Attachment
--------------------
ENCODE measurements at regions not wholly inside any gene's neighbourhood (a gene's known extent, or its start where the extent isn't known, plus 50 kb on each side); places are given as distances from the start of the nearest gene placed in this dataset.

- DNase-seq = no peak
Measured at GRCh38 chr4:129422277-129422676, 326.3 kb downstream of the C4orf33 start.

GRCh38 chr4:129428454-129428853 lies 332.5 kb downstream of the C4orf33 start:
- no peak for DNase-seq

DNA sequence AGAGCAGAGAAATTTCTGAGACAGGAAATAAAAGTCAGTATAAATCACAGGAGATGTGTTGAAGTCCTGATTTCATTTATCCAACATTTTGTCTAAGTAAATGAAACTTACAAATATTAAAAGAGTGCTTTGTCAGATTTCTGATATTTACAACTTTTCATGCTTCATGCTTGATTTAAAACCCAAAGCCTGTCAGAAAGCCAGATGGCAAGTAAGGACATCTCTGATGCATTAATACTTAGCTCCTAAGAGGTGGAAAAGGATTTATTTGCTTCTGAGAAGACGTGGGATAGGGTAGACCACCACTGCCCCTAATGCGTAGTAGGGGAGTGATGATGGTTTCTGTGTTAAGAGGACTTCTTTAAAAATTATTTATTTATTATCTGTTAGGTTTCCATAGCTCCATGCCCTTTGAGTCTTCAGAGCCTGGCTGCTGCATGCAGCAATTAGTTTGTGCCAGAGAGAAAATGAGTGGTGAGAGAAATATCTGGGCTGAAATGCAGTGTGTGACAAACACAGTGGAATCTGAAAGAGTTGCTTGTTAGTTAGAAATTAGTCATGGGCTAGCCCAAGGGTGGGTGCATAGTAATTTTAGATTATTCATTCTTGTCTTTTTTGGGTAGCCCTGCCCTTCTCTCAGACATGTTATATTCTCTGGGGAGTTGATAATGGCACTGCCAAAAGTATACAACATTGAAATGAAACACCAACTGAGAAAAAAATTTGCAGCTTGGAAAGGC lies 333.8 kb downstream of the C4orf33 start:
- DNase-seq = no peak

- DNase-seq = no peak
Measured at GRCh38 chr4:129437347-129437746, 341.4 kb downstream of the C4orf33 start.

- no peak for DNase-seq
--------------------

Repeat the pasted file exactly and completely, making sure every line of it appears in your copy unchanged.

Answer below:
ENCODE measurements at regions not wholly inside any gene's neighbourhood (a gene's known extent, or its start where the extent isn't known, plus 50 kb on each side); places are given as distances from the start of the nearest gene placed in this dataset.

- DNase-seq = no peak
Measured at GRCh38 chr4:129422277-129422676, 326.3 kb downstream of the C4orf33 start.

GRCh38 chr4:129428454-129428853 lies 332.5 kb downstream of the C4orf33 start:
- no peak for DNase-seq

DNA sequence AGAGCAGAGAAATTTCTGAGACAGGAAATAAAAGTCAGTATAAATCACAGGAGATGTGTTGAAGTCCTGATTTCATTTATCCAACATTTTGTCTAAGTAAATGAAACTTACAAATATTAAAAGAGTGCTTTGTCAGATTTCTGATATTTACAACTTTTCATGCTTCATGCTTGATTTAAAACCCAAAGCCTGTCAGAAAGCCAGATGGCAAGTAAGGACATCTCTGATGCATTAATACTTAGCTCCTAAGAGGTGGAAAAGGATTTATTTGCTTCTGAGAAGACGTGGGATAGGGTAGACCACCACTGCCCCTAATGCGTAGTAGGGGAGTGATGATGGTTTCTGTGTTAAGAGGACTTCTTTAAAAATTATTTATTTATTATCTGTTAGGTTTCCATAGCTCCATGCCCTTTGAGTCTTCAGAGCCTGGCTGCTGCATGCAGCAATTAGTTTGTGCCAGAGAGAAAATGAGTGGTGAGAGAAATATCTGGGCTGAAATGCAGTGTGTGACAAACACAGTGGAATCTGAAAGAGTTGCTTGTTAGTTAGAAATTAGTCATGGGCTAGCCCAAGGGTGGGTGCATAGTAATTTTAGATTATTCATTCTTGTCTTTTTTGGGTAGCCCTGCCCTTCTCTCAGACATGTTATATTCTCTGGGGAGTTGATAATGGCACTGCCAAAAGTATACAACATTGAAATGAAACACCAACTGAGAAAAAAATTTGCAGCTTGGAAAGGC lies 333.8 kb downstream of the C4orf33 start:
- DNase-seq = no peak

- DNase-seq = no peak
Measured at GRCh38 chr4:129437347-129437746, 341.4 kb downstream of the C4orf33 start.

- no peak for DNase-seq